Technical Report No. 173
Williamson B.C. Chang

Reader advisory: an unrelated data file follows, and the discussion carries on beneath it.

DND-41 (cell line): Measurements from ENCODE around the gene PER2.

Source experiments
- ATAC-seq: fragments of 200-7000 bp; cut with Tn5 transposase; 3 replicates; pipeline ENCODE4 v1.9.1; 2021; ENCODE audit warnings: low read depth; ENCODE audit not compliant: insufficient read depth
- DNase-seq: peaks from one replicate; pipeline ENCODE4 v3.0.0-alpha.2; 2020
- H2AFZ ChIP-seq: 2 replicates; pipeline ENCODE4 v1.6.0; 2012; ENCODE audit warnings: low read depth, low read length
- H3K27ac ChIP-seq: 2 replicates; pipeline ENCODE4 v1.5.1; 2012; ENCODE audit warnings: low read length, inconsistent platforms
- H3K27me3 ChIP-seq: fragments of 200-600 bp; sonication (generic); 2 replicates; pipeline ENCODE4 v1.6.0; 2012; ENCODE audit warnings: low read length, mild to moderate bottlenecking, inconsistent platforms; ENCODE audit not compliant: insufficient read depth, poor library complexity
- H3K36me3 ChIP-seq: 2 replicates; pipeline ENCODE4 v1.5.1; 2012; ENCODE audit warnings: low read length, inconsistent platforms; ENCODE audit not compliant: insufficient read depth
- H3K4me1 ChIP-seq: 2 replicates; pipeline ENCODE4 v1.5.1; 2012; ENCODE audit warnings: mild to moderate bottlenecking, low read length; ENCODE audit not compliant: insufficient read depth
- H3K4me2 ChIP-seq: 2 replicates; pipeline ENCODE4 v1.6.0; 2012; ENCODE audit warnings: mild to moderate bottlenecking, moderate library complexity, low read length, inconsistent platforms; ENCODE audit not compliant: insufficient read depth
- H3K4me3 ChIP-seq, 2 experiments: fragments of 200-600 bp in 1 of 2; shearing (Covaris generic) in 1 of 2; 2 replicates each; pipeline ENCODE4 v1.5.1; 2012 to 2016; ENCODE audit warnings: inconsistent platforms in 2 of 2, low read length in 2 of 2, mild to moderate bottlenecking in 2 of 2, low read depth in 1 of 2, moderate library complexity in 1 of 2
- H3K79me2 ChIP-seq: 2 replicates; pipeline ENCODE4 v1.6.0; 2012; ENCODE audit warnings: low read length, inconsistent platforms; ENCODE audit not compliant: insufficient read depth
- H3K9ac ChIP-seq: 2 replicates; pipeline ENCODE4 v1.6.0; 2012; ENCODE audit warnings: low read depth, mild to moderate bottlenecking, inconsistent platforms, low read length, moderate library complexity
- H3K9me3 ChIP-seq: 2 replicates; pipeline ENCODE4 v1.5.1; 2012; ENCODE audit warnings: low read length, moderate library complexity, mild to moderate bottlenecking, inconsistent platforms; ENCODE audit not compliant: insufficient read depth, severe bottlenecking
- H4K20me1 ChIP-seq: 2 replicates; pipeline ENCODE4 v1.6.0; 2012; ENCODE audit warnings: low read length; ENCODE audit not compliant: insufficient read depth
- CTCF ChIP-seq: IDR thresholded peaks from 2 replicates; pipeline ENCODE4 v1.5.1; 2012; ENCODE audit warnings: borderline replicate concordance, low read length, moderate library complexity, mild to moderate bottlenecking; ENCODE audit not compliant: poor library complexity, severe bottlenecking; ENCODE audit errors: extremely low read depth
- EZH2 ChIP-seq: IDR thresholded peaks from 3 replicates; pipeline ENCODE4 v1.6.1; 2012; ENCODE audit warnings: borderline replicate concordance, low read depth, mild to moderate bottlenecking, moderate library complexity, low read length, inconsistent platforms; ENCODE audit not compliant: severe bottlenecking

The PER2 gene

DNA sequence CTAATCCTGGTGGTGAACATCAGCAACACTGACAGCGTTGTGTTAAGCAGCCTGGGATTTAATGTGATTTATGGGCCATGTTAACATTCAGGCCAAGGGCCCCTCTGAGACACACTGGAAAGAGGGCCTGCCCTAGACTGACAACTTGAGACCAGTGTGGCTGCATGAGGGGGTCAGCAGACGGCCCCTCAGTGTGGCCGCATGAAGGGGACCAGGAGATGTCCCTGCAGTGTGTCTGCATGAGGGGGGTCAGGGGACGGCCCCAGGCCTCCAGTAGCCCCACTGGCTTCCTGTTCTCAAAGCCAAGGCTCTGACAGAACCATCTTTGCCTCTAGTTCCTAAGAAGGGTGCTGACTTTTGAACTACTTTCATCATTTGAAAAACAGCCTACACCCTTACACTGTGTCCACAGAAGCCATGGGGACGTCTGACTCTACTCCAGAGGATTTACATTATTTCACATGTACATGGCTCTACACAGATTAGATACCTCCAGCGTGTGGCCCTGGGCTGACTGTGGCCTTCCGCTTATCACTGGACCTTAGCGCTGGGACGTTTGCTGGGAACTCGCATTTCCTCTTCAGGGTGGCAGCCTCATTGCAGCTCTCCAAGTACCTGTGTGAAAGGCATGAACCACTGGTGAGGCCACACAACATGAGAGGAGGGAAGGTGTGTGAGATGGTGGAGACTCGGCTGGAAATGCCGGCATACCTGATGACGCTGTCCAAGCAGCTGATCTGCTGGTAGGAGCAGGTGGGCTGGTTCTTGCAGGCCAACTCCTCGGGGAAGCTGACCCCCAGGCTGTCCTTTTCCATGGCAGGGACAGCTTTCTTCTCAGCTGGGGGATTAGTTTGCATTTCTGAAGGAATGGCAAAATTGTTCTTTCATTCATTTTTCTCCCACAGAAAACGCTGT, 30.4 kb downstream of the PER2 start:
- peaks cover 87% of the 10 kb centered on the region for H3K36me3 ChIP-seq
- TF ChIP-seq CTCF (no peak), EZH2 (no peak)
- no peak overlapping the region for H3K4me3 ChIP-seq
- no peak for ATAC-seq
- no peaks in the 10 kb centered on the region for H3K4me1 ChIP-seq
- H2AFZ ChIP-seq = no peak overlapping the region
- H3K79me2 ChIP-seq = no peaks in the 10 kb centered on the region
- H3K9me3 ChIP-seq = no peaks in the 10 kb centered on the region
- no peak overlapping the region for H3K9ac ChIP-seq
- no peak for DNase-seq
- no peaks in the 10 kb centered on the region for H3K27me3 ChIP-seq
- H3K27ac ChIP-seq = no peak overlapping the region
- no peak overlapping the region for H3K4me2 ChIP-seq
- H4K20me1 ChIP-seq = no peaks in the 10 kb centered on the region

During the nine years since the enactment of the amendment to the state constitution calling for a water code, those proposing various codes have faced four main problems identified here as (1) the ownership question, (2) the question of which agency shall ultimately control water allocation, (3) relationship between the state and counties, and (4) the question of Native Hawaiian water rights. Early debate on various codes focused on the issue of ownership. Many parties incorrectly assumed that government regulation could only be based on government ownership of water. The confusion was exacerbated by the decision in McBryde v. Robinson which purported to give corporeal ownership of the water to the state. This report discusses limited duration permit systems that grant the government the power to allocate water without reliance on ownership. Two of the major issues focus on the proper governmental agency for regulation of water. The counties have opposed statewide control over water allocation for fear that the decisions made in Honolulu will not reflect local concerns and out of a concern that county land-use planning decisions will not be supported by water allocation decisions made by a state agency. Secondly, the Department of Health expressed fears that its water quality decisions could be bypassed by powers lodged in the Department of Land and Natural Resources. The last major issue focuses on respect for traditional Native Hawaiian water rights that are not clearly defined. The various codes present the possibility that such claims would be nullified. Such a scenario would represent a perpetuation of harm done to the Native Hawaiian which began with the alienation of land from the Hawaiian in the middle nineteenth century.